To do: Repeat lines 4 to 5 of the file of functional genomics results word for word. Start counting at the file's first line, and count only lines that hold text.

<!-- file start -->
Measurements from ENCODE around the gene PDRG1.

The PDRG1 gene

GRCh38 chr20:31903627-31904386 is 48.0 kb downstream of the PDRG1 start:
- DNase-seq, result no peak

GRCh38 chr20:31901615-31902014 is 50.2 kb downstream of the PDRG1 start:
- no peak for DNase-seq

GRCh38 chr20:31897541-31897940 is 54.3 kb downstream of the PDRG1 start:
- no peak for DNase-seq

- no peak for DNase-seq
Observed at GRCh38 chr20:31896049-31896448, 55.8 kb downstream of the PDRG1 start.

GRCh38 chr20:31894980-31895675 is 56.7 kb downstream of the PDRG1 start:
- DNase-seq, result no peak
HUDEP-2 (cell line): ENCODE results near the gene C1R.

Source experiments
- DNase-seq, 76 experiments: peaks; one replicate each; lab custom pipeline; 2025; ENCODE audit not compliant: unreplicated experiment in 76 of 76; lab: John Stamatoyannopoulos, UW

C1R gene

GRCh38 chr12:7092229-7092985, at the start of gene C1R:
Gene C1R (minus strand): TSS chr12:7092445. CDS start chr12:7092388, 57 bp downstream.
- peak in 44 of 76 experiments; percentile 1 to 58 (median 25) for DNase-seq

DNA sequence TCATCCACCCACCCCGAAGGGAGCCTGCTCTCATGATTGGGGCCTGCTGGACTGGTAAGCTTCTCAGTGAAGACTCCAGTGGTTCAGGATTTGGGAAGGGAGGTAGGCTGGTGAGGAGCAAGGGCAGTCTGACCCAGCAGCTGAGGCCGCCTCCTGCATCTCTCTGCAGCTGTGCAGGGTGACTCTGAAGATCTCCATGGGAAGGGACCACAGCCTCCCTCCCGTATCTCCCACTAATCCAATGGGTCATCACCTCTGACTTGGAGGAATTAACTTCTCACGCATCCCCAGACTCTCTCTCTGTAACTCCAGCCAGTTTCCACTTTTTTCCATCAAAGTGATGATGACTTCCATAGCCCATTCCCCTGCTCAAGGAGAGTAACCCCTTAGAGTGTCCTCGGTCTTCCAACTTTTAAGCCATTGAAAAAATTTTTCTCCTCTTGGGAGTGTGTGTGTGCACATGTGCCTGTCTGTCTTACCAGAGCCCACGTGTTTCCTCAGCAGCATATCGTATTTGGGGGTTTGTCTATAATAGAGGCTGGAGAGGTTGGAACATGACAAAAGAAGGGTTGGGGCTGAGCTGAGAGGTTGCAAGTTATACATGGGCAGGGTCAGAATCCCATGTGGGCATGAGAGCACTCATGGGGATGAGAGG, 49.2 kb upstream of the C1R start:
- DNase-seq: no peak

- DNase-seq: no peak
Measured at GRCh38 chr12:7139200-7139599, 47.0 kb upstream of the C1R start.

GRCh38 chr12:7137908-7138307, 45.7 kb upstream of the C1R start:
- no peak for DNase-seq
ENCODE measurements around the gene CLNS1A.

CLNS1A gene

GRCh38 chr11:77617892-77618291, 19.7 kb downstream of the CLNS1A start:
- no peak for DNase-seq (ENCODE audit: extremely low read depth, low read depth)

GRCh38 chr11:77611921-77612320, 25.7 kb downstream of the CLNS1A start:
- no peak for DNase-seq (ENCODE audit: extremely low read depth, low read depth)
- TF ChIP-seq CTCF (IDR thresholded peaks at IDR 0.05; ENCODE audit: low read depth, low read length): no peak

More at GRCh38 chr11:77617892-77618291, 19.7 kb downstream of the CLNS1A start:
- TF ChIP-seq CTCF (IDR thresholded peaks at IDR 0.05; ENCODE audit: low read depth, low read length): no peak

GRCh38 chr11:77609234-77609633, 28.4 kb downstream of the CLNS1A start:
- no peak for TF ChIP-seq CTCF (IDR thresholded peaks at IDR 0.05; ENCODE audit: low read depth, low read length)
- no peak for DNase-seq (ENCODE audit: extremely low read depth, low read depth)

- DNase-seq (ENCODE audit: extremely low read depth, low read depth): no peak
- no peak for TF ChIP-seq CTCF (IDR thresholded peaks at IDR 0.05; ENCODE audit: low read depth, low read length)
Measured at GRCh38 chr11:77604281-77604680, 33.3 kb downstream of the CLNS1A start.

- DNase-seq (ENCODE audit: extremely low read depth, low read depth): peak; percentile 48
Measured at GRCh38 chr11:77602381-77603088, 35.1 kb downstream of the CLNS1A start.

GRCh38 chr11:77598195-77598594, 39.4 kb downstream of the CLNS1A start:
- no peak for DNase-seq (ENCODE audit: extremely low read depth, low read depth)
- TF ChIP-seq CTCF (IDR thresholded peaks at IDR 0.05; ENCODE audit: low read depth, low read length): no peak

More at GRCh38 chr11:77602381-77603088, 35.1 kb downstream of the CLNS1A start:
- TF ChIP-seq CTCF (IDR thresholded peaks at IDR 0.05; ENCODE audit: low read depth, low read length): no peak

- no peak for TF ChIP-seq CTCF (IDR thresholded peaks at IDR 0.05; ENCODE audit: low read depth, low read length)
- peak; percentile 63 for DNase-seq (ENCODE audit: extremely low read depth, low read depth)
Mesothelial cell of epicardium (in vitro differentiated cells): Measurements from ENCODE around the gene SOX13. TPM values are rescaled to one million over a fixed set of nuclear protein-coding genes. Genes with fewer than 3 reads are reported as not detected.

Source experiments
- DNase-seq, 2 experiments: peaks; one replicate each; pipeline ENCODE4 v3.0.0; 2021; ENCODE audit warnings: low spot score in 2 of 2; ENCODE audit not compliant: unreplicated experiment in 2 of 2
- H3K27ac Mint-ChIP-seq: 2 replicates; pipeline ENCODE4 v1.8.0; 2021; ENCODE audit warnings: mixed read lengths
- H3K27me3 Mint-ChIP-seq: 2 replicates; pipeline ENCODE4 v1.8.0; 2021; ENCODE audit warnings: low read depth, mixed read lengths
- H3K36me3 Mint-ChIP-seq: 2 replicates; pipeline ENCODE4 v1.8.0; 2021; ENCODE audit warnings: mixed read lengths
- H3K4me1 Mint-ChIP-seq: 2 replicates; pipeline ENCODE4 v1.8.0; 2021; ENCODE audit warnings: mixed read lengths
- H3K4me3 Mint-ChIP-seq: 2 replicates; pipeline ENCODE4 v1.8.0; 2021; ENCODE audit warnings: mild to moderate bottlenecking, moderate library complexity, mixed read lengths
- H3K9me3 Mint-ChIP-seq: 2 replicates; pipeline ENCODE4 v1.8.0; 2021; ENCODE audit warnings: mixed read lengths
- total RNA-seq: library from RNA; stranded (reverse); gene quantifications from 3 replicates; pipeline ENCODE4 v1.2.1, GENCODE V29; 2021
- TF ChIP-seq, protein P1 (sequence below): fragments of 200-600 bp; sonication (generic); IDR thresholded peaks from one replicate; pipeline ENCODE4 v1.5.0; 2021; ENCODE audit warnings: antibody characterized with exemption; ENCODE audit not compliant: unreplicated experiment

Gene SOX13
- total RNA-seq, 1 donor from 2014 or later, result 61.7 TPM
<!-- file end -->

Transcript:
- DNase-seq, result no peak

GRCh38 chr20:31901615-31902014 is 50.2 kb downstream of the PDRG1 start: